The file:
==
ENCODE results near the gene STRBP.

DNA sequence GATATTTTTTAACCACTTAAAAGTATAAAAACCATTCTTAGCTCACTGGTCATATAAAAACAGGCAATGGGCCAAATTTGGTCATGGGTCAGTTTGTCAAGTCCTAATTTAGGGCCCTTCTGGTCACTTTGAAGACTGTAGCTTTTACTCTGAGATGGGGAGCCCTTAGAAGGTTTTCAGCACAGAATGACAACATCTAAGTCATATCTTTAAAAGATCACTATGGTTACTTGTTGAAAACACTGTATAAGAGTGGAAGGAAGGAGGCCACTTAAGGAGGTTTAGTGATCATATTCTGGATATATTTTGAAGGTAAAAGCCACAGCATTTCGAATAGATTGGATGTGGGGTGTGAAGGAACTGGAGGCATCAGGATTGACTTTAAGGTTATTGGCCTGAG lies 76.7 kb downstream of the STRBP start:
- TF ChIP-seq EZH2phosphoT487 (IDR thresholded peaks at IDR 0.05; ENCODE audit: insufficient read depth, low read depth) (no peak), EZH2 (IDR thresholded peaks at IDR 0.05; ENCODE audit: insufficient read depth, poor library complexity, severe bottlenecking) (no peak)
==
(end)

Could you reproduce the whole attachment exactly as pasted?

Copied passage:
ENCODE results near the gene STRBP.

DNA sequence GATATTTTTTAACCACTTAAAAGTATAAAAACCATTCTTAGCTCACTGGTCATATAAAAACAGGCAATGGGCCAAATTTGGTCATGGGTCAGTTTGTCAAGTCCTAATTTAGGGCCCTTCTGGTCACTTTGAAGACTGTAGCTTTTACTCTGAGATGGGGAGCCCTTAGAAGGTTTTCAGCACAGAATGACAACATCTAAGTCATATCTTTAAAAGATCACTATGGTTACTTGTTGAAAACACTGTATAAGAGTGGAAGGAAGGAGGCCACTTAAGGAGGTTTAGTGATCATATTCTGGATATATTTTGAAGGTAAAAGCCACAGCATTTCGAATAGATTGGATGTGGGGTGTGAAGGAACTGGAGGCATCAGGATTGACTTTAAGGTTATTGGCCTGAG lies 76.7 kb downstream of the STRBP start:
- TF ChIP-seq EZH2phosphoT487 (IDR thresholded peaks at IDR 0.05; ENCODE audit: insufficient read depth, low read depth) (no peak), EZH2 (IDR thresholded peaks at IDR 0.05; ENCODE audit: insufficient read depth, poor library complexity, severe bottlenecking) (no peak)